Tintype, also known as ferrotype or melainotype, is a photographic process popularized in the mid-19th century. This unique form of photography was widely used during the American Civil War.
It continued to be a popular medium of portraiture until the early 20th century. Although replaced by more modern photographic techniques, tintype photography is still appreciated by photographers and collectors.
Cover: Tintype of two girls in front of a painted background of the Cliff Houseand Seal Rocks in San Francisco, circa 1900
History of Tintype
The history of tintype photography can be traced back to the mid-1850s. The process came from Adolphe-Alexandre Martin, a French professor, and photographer. Tintype involves creating a direct positive on a thin metal plate. It is coated with black or dark brown lacquer, exposed in a camera, and developed immediately. The resulting image is a one-of-a-kind photograph that is both durable and long-lasting.
Tintype photography became popular in America during the 1860s and 1870s. It was an inexpensive and quick process, used to produce many copies of an image. This made it a popular medium for portraiture. Photographers were able to travel around the country taking photographs of everyday people.
Improving on the Ambrotype
Ambrotypes had many advantages over earlier photographic processes like daguerreotypes. But they also had limitations. One of the main drawbacks was its fragility as the image was created on a glass plate. Also, Ambrotypes had a slow exposure time due to the collodion emulsion used in the process. This made it difficult to capture sharp, clear images of moving subjects. People or animals were almost impossible.
While both ambrotype and tintype photography were important processes in the 19th century, the latter had several advantages. These factors made tintypes a popular choice for itinerant photographers. Other photographers produced large numbers of images quickly and cheaply with tintypes.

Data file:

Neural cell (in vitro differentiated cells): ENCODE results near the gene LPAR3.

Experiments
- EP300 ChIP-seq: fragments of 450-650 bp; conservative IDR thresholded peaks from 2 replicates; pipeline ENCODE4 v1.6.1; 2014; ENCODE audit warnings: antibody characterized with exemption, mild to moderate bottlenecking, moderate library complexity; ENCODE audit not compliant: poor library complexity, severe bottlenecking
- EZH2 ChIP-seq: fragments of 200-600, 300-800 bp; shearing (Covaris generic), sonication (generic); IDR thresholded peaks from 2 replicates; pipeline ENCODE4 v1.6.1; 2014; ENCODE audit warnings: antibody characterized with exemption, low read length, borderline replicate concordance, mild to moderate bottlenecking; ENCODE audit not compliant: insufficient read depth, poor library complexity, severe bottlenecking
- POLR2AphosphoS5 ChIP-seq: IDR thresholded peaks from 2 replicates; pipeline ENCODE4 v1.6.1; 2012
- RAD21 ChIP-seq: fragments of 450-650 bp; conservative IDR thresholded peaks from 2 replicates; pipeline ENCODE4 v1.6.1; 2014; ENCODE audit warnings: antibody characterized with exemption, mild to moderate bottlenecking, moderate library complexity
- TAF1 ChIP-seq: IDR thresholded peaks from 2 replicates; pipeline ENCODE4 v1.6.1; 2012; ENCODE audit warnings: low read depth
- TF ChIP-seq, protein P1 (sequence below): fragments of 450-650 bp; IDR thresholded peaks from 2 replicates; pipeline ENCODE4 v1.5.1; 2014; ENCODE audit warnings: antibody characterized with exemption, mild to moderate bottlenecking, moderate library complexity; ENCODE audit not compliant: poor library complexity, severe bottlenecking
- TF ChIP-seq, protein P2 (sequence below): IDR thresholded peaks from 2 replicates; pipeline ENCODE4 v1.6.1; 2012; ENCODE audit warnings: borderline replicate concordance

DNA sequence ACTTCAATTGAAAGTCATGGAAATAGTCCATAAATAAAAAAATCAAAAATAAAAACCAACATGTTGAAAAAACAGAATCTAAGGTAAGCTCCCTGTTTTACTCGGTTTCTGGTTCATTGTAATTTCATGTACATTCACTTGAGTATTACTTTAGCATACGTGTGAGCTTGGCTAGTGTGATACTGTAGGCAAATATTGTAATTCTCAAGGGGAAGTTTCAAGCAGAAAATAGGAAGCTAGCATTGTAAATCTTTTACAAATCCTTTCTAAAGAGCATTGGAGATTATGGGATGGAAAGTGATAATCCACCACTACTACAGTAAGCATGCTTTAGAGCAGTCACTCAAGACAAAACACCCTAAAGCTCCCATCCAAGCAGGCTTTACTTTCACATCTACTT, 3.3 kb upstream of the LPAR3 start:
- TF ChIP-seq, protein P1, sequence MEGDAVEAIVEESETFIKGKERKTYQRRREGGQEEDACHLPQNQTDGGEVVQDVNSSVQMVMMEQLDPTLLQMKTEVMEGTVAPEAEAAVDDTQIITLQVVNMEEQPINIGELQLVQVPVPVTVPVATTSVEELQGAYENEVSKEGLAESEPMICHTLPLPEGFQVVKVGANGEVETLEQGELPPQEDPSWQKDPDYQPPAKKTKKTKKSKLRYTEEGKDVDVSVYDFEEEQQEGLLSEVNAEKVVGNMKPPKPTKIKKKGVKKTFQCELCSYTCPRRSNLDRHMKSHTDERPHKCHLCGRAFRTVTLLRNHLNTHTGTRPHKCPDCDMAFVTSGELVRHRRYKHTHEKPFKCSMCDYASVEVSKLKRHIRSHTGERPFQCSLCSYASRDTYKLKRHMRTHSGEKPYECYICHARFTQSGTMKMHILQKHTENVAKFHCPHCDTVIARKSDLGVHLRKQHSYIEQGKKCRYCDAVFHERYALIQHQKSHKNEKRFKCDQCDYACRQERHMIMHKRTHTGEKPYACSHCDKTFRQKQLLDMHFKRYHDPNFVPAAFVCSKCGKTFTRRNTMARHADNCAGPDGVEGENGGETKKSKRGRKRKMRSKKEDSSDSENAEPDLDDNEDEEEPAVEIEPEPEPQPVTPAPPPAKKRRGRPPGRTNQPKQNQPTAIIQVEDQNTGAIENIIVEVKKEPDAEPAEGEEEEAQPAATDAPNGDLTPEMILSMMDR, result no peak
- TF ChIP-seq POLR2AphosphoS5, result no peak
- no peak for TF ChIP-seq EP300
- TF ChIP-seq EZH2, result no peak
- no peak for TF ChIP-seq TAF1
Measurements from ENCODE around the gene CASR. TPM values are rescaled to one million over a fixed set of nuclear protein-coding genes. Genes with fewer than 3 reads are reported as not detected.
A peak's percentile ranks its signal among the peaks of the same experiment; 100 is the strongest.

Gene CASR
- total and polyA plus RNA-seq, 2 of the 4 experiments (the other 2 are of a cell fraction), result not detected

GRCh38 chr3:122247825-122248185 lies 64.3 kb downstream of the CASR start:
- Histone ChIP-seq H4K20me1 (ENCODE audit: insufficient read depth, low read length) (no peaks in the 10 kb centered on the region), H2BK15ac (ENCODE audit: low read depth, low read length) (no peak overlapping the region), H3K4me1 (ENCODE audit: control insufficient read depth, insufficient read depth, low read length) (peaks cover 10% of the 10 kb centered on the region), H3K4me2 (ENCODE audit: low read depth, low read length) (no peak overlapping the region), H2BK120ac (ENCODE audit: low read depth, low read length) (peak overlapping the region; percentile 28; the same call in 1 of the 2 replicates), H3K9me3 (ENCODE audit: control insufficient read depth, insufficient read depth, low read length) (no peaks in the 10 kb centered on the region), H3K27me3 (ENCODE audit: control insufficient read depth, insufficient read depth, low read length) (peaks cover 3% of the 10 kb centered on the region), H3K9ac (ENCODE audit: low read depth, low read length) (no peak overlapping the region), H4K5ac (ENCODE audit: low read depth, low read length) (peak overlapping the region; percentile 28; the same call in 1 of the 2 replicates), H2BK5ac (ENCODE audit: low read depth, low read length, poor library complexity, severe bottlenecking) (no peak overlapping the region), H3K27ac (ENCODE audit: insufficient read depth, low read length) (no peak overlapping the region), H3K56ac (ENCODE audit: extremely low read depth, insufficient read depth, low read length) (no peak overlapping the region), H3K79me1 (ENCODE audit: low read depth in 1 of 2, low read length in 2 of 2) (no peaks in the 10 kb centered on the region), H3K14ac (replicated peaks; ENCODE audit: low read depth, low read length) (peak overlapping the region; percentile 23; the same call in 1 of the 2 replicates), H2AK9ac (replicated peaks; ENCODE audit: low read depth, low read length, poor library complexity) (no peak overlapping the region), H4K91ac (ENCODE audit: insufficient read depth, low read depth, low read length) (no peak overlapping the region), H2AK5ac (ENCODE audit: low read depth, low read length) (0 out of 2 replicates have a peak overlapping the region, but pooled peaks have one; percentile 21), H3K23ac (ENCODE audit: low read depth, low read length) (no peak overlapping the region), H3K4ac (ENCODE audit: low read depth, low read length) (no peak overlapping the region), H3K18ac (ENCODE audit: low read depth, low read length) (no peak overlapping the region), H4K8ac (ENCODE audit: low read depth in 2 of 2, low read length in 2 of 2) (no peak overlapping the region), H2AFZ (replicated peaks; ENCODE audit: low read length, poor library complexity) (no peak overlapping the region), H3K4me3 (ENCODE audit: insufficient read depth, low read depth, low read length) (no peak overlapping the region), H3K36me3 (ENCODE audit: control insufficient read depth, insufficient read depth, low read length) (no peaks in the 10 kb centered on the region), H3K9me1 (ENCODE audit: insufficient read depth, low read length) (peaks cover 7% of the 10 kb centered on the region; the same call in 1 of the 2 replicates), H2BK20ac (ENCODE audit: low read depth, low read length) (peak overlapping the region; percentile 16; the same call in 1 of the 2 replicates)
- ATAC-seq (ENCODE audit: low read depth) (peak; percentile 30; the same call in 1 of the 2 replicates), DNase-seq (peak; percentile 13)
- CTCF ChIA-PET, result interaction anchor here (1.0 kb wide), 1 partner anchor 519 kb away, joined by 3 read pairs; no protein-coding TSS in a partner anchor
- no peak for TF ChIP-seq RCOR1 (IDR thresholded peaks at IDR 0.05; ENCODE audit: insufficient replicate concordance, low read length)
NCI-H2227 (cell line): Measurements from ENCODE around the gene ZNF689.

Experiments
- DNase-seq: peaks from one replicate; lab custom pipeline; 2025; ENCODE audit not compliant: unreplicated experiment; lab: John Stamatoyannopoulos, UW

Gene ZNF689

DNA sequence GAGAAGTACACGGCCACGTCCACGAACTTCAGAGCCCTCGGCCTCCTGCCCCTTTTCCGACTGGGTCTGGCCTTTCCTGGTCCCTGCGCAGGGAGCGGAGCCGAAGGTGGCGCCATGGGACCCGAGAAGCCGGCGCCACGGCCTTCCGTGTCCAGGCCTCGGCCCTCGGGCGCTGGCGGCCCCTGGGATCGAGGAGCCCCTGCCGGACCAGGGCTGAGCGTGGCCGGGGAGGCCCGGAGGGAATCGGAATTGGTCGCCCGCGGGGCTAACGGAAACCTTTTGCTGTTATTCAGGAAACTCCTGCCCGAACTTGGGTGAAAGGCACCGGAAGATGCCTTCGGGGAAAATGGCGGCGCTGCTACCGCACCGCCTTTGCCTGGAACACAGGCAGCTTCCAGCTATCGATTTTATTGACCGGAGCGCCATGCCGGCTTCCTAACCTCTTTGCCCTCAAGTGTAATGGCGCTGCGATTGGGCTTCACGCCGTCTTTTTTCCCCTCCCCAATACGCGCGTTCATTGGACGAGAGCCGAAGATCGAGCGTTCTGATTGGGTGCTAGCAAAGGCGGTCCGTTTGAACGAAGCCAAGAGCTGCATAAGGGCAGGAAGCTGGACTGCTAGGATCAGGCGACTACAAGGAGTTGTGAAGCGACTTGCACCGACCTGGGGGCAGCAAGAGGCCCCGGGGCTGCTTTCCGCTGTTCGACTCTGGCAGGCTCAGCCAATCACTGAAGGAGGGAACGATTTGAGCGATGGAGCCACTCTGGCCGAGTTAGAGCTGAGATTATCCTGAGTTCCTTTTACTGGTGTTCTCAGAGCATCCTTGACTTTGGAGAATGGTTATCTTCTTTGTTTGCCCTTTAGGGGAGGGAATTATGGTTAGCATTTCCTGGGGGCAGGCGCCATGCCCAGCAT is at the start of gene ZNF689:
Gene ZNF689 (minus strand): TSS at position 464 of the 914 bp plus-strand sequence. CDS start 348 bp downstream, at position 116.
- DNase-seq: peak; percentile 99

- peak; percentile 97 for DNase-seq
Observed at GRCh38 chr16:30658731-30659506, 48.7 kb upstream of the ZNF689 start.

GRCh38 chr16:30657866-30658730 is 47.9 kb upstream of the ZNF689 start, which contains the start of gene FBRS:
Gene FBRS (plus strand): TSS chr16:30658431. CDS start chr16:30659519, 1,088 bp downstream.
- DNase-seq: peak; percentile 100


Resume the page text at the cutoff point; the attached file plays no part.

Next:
Union soldier (Sgt. Samuel Smith, 119th USCT) with his family, circa 1863–65
Advantages and Disadvantages
One of the key advantages of tintype photography is its durability. The metal plate on which the image forms is virtually indestructible. They can last for centuries with proper care. This has led to the survival of many tintype photographs from the 19th century. They are an invaluable resource for historians and collectors.
Another advantage of tintype photography is its unique aesthetic. The process creates a distinctive, grainy image with a high level of contrast. The lack of sharp detail and the blurred quality of the image gives tintypes a dreamy quality. that is difficult to replicate with modern photographic techniques. As the collodion could dry (dry plate tintype), photographers could work further away from home.
Despite its many advantages, tintype photography also has some disadvantages. One of the main drawbacks of the process is its limited tonal range. Because of the emulsion used, tintypes have a very limited range of tones. Dark shadows appear with bright highlights. This can make it difficult to capture subtle gradations of light and shadow in an image.
Another disadvantage of tintype photography is the need for specialized equipment and materials. Creating a tintype photograph requires a specially designed camera. A darkroom equipped with the necessary chemicals and equipment for development is also necessary.
Although limited, tintype photography has continued to attract a devoted following. Today, many contemporary photographers are experimenting with the process. One reason is to create unique and evocative images that capture the essence of the 19th century. Collectors continue to seek out vintage tintype photographs.
They are valued for their historical significance and unique aesthetic. Tintype photography is a fascinating and unique photographic process. It has a rich history and a special place in the world of photography. Despite its limitations, the process continues to attract many.